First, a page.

Asked by luca
on 12 Sep 2019

Given the following vector

V= [1 2 3 4 7 8 9 10 11 12 14 16 17];

and the vectors

P = [1 2 3 4 7 8 9 10 11 12 14 16 17 2 7 9 11 12 3 1 10];

F = [1 2 3 4 7 9 10 11 12 14 16 17 3 7 9 11 14 16 1];

I want to create two new vectors A and B that count how many times the element in V are present in P and F.

A= [2 2 2 1 2 1 2 2 2 2 1 1 1 ]. % Refer to P

Element 1 is present 2 times in P. Element 2 is present 2 times in P.... Element 8 is present 1 time in P. Element 9 is present 2 times in P ...

B= [2 1 2 1 2 0 2 1 2 1 2 2 1]. %Refer to F

Element 1 is present 2 times in F. Element 2 is present 1 times in F.... Element 8 is present 0 time in F. Element 9 is present 2 times in F ...

Answer by Stephen Cobeldick
on 12 Sep 2019

Accepted Answer

>> A = hist(P,V)

A =

2 2 2 1 2 1 2 2 2 2 1 1 1

>> B = hist(F,V)

B =

2 1 2 1 2 0 2 1 2 1 2 2 1

Adam Danz
on 12 Sep 2019

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Answer by Adam Danz
on 12 Sep 2019

Edited by Adam Danz
on 12 Sep 2019

Here is an anonymous function that can be applied to any two vectors. The vectors can be any lengths and any orientation (row or column). This uses implicit expansion which became available in r2016b.

% function: counts the number of times elements of v1 are found in v2

% v1 & v2 are vectors (column or row, any lengths)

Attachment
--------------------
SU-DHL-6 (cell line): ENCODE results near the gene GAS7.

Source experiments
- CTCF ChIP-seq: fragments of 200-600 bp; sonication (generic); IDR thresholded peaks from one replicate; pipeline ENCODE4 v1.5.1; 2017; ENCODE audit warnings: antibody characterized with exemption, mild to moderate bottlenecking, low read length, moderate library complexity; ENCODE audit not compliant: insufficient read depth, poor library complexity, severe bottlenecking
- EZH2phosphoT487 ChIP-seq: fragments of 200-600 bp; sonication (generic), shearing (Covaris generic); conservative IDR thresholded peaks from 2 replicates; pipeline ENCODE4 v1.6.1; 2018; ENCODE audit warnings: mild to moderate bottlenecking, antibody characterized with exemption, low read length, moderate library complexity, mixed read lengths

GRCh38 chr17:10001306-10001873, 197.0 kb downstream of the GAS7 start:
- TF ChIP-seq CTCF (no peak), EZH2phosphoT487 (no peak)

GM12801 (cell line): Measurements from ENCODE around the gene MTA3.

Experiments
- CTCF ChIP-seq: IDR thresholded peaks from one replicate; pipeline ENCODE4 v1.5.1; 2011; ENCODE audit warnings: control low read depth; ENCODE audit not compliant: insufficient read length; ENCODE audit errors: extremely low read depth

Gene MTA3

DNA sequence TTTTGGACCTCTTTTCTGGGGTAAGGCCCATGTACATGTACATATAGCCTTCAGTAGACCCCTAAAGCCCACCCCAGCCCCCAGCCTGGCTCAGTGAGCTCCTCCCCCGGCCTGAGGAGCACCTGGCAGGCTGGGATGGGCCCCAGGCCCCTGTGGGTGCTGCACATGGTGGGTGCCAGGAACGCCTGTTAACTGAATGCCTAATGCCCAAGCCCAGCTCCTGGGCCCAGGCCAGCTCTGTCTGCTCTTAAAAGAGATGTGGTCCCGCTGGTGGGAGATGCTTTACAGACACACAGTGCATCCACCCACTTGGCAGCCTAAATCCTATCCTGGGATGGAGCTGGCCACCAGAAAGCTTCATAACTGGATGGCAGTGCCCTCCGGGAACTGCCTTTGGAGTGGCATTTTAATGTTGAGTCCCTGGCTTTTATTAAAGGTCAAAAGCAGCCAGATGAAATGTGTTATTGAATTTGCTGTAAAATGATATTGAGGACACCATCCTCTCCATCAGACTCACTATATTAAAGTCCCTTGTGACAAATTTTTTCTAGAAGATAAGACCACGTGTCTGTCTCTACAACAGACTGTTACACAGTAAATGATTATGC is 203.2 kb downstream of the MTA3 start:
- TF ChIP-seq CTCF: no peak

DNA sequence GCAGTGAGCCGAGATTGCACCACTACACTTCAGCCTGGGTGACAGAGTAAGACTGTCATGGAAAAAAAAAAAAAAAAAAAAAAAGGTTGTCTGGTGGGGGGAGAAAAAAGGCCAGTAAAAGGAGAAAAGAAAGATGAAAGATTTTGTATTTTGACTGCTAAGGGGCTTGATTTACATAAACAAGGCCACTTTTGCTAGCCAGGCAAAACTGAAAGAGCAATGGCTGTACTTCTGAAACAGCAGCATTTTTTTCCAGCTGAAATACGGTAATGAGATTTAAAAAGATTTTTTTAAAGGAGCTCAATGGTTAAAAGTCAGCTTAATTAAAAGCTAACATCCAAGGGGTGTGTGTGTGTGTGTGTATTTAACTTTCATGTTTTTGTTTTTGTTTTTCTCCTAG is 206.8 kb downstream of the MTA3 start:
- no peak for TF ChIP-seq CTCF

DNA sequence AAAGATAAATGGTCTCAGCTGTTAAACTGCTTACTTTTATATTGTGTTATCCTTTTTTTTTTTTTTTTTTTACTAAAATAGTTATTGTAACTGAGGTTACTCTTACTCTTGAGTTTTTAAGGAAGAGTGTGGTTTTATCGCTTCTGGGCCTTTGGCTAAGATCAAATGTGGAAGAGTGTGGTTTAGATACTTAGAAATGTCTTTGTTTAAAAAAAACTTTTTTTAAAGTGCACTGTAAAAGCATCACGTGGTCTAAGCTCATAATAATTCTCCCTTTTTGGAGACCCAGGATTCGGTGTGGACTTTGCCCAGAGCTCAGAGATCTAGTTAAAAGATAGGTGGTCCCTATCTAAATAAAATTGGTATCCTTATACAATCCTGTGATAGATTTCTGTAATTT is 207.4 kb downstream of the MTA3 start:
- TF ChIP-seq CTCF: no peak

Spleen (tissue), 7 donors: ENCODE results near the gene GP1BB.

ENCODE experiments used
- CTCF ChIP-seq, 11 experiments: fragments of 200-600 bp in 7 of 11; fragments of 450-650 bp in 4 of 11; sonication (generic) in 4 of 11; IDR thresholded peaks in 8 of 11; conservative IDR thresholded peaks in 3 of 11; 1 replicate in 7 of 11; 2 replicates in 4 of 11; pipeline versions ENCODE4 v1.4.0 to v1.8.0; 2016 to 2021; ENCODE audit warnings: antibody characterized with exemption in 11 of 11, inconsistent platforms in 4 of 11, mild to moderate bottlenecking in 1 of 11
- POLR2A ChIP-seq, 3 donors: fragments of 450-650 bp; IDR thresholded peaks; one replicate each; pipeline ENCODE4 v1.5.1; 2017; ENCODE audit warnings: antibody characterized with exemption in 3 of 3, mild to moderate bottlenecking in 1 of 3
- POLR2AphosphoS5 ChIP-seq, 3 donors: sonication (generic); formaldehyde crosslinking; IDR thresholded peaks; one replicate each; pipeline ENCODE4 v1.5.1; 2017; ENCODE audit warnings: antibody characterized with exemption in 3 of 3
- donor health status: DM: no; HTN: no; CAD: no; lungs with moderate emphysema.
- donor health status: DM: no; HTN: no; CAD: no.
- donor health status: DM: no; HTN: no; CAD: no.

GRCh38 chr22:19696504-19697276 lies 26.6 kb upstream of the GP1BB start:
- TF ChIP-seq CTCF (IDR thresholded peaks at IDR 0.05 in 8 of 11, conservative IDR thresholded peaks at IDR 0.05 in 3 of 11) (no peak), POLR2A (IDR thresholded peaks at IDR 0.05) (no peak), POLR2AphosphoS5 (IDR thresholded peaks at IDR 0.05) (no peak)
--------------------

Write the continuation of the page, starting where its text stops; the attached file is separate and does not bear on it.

% output: a row vector the same lenght as v1

matchCountFcn = @(v1, v2)sum(v1(:)==v2(:).',2).';

A = matchCountFcn(V,P);

B = matchCountFcn(V,F);

madhan ravi
on 12 Sep 2019

Why not use

sum(V==P.') %?

Adam Danz
on 12 Sep 2019

That is what I'm doing but I'm forcing 'V' to be a col vec and 'P' to be a row vec.

The unrestrained version you suggested requires the user to enter the correct shape and the user can never be trusted :D

madhan ravi
on 12 Sep 2019

"the user can never be trusted :D"

Yes that's funny and completely a true fact xd.

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Answer by David Hill
on 12 Sep 2019

A=arrayfun(@(x)sum(P==x),V);

B=arrayfun(@(x)sum(F==x),V);

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Answer by Steven Lord
on 12 Sep 2019

V= [1 2 3 4 7 8 9 10 11 12 14 16 17];

P = [1 2 3 4 7 8 9 10 11 12 14 16 17 2 7 9 11 12 3 1 10];

F = [1 2 3 4 7 9 10 11 12 14 16 17 3 7 9 11 14 16 1];

A = histcounts(P, [V Inf])

B = histcounts(F, [V Inf])

I added Inf at the end of the edges stored in V so the last bin counts elements in P or F in the range [17, Inf] (which in this case counts just those elements that are exactly equal to 17) and the next-to-last bin counts edges in [16, 17).

If I hadn't done that the last bin would count elements in [16, 17].

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## Adam Danz (view profile)

## Direct link to this comment

https://se.mathworks.com/matlabcentral/answers/480085-count-how-many-elements-are-present-inside-arrays#comment_745239

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